Some claimed increasing horse numbers globally since a 50-year low in 2002 . But the global increase in horse numbers after 2002 was not extraordinary compared to the short-term fluctuations of the recent past. The rise in horse numbers since 2002 fell short of historic highs (see graphic).
There were similar increases in the global population of horses during the mid-1970s and early 1990s but they too did not produce new highs. The overall trend, therefore, in the world’s horse population is one of gentle decline.
From about 62 million horses in 1960, the global population is now about 59 million.
More interesting than this global trend, however, is whether the trend is different in different countries and the reasons why.
What nations contribute most to the global decline?
Are there nations that defy the trend by maintaining, or even increasing, horse numbers?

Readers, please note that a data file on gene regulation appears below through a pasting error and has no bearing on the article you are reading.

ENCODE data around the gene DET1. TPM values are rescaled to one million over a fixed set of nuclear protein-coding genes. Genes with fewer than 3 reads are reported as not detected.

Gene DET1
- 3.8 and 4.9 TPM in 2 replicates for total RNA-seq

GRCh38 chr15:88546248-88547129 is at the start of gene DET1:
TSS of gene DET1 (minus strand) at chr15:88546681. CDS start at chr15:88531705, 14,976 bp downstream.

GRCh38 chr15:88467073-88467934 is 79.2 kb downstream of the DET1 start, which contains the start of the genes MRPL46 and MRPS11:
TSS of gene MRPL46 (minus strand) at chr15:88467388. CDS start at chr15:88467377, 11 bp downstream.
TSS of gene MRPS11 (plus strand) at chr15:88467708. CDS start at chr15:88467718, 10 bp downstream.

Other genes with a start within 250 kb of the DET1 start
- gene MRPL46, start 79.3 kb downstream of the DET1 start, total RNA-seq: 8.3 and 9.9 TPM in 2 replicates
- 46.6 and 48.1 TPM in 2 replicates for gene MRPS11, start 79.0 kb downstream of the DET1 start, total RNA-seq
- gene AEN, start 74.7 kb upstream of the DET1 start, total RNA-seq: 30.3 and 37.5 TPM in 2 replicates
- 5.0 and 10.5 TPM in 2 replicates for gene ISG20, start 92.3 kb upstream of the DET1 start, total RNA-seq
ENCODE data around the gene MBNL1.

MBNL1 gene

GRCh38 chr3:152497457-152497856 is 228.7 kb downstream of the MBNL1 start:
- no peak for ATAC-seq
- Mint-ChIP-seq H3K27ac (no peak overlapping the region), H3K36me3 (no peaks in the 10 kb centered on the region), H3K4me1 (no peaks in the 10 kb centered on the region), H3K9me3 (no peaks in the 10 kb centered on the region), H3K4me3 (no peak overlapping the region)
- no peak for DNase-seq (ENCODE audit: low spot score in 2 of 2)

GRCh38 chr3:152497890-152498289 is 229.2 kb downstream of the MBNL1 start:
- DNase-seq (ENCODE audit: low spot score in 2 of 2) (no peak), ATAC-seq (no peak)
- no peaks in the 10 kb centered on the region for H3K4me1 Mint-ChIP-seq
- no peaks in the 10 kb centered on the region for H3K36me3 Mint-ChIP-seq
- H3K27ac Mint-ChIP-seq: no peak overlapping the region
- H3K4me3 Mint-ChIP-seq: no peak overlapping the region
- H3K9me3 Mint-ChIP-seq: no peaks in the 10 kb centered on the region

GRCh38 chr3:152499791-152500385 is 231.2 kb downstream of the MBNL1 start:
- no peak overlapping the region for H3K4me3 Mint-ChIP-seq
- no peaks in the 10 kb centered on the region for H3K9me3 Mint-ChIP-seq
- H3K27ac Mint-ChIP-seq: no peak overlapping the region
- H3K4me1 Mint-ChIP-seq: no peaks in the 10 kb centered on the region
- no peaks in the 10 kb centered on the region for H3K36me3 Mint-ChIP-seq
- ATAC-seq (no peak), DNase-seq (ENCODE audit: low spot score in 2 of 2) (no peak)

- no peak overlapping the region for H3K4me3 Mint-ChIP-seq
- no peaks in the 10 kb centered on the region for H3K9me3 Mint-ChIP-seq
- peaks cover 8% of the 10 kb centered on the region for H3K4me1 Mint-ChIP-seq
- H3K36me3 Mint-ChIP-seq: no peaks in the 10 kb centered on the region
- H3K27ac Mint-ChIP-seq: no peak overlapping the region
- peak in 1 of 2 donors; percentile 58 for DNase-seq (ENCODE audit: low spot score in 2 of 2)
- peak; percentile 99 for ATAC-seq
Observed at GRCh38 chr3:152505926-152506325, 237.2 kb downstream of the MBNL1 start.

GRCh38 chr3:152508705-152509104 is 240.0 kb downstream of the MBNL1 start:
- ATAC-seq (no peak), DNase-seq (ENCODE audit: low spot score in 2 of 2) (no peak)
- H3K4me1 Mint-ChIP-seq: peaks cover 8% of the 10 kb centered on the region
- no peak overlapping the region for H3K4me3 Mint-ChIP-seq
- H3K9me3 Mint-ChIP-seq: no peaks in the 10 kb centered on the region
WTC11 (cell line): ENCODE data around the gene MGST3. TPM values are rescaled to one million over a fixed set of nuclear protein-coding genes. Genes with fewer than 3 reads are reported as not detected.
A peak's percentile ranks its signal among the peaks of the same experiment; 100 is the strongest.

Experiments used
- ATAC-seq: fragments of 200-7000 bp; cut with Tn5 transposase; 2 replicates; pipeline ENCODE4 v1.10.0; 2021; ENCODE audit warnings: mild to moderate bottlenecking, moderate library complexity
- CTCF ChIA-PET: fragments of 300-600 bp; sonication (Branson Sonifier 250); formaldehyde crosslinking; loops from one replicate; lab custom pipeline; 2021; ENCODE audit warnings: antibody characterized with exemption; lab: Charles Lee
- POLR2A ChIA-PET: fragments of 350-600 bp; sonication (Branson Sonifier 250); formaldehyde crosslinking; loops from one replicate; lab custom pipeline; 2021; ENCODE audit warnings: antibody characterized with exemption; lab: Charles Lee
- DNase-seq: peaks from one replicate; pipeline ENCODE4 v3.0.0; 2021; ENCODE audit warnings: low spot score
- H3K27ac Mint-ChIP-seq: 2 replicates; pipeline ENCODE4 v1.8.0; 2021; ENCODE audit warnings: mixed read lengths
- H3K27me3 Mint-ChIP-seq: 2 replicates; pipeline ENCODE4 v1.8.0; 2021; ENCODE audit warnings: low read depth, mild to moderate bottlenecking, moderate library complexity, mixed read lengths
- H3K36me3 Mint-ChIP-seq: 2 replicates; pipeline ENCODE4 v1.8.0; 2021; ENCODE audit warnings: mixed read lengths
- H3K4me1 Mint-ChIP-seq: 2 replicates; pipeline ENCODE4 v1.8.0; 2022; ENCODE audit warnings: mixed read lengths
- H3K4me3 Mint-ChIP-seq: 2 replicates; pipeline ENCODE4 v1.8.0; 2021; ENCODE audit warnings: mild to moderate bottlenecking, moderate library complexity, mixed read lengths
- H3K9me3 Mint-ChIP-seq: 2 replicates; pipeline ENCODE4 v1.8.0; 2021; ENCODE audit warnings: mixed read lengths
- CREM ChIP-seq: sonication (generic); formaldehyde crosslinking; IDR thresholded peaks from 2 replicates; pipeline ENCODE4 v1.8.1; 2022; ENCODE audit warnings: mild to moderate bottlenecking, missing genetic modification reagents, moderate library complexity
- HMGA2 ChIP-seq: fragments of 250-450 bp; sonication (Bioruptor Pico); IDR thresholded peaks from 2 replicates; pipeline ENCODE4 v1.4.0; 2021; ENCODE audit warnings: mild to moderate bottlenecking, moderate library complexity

Why might some nations’ horse populations be increasing or static while others are decreasing?
We know that the horse is more important in some regions than others. We know now that horses are extraordinarily more common and dense in some nations than others. But how might the distribution of horses around the world change over the next 50 years? And will they continue to decline globally?
In following posts I will examine the changing numbers of horses in different nations, try to understand the reasons for the pattern, and use that understanding to think into the future of horses on the planet.
- Parker, R. 2013. Equine Science, 4th edn. New York: Delmar Cengage Learning.